Many conservancies and organizations are vying for your donations to help support their non-profit. How do you choose between them all?
Well, the first rule is always to donate to charities or non-profits where you have a deep and personal connection. If you’ve traveled to the Galapagos Islands or The Arctic and seen the sea turtles or polar bears, you may have developed a close affinity with either or both of the creatures. How can you help?
A symbolic virtual adoption.
Any donation to a non-profit is a worthy donation, however, sometimes you like to know exactly where your money is going. Organizations such as The Galapagos Conservancy or Polar Bears International have developed programs where your donation is set up like a virtual adoption. The money you give is earmarked specifically to help conservation efforts for a specific species. Whether it be the Polar Bear in the Arctic or a blue-footed booby bird or sea turtle in the Galapagos, you can symbolically adopt one of these endangered animals and directly aid in their conservation efforts.
7. Go on an expedition cruise
Yes, this may seem completely counter-intuitive.
Why take a cruise on a ship which contributes to global warming, pollution and is threatening the very environment we are trying to save? The fact of the matter is, many of the companies operating expeditions to remote and threatened areas such as Antarctica, the Arctic and The Galapagos Islands must adhere to extremely stringent protocols when sailing in these areas.
In addition, companies like Lindblad Expeditions, Silversea, Quark Expeditions and Hurtigruten are among the cleanest and greenest vessels afloat. They are committed to building environmental sustainability in their fleet – building new ships operating on LNG (liquified natural gas) or battery powered hybrid propulsion. These ships also have their own on-board water filtration and recycling programs, and are endeavoring to move to a completely plastic free environment on board, some are already there.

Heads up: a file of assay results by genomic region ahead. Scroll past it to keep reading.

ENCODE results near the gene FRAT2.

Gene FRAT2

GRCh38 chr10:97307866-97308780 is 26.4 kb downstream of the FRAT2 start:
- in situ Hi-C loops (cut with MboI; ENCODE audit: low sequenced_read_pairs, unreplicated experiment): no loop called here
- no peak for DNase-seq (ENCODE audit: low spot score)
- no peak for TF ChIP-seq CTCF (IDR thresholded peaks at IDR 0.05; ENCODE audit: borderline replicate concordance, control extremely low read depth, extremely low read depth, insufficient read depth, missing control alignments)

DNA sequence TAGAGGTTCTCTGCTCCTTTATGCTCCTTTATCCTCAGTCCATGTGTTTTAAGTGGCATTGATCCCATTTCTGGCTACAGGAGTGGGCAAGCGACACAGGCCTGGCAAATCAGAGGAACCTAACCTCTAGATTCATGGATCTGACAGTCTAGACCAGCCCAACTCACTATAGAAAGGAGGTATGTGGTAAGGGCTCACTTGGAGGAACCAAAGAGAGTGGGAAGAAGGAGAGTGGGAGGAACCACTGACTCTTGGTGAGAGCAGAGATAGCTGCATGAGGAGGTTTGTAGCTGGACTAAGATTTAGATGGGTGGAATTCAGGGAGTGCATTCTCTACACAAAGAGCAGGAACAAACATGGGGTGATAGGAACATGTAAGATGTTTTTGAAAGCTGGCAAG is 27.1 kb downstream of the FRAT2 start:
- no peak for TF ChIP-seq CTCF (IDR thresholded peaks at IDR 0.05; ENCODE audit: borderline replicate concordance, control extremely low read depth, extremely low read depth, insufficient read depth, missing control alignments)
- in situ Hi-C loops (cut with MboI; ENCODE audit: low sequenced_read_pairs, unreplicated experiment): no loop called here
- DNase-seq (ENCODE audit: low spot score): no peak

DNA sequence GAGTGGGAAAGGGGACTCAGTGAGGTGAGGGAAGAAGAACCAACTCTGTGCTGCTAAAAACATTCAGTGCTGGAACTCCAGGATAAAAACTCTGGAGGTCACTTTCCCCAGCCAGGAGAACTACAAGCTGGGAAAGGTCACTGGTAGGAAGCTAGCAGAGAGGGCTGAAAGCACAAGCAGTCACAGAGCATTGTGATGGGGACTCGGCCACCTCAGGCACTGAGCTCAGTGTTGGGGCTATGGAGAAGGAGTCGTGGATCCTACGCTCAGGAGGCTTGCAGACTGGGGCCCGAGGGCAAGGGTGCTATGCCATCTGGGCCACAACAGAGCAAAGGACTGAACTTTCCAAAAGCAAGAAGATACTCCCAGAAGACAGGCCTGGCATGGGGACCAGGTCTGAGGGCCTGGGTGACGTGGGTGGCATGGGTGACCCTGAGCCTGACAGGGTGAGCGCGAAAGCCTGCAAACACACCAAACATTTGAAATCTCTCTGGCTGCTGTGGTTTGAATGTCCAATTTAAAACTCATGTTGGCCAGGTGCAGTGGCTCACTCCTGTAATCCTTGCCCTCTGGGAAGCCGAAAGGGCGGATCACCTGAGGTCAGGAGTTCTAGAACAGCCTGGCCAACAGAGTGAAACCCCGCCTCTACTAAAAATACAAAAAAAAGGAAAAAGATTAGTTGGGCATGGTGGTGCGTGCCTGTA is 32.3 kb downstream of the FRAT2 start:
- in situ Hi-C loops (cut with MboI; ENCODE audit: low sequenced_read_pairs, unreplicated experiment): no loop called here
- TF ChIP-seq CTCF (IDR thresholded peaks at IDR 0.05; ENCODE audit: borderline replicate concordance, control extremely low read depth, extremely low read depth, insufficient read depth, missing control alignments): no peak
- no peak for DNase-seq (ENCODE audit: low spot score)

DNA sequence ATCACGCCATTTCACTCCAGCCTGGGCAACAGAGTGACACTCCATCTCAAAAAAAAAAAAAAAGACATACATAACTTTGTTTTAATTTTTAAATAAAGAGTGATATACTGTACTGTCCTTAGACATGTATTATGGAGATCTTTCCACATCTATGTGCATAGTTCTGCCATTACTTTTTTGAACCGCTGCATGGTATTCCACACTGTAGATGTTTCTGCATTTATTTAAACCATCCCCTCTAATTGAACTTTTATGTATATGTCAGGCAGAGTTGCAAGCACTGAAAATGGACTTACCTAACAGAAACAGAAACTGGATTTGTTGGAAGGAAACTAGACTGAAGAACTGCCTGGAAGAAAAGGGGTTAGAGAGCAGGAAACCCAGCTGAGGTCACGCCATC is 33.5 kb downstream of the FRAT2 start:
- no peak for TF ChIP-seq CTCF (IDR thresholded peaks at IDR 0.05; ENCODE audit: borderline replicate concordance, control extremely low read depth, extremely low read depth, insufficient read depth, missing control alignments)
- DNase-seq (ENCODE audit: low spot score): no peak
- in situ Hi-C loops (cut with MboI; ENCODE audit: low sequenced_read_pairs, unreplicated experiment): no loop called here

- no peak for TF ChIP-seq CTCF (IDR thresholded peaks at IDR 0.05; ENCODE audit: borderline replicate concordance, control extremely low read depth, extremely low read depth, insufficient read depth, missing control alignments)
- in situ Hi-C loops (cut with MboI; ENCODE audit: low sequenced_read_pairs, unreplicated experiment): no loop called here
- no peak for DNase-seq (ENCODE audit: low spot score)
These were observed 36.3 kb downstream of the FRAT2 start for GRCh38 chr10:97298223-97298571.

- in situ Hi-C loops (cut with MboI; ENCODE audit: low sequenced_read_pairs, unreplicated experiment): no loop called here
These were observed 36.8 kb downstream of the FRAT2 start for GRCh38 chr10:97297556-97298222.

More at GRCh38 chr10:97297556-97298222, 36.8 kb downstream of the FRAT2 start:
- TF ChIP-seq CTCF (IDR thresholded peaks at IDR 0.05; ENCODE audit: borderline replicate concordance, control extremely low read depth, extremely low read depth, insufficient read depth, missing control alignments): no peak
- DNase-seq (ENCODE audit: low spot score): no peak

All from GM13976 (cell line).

Other ships are being built with a dynamic positioning systems which eliminate the need for anchors that could potentially harm the coral and undersea life. The advancements being made are endless. As new technology develops, you can expect newer and more innovative ships to grace our seas. In honor of World Oceans Day, Lindblad Expeditions recently announced they are a carbon neutral company. Big news, and the perfect reason why you shouldn’t hold back from taking that dream trip you have always wanted to take. Here is the CEO, Sven Lindblad’s announcement:
A little goes a long way
For as little effort as it takes to make a negative impact on the environment, so too is the effort small to make a positive impact. Whether it is saying “no” to that straw with your soda, bringing your own bags to the grocery store or picking up that empty plastic water bottle and throwing it into the recycling. These small changes are zero effort on your part and, when you think about, each of those actions greatly eliminates the likelihood they will end up in our oceans.
The next time you reach for a straw, think twice about it and just say “NO”.
’til next time
Explore. Discover. Learn
P.S. If you are in the market for an expedition cruise, be sure to download my polar expedition cruise guide to help you make a informed choice on your cruising options.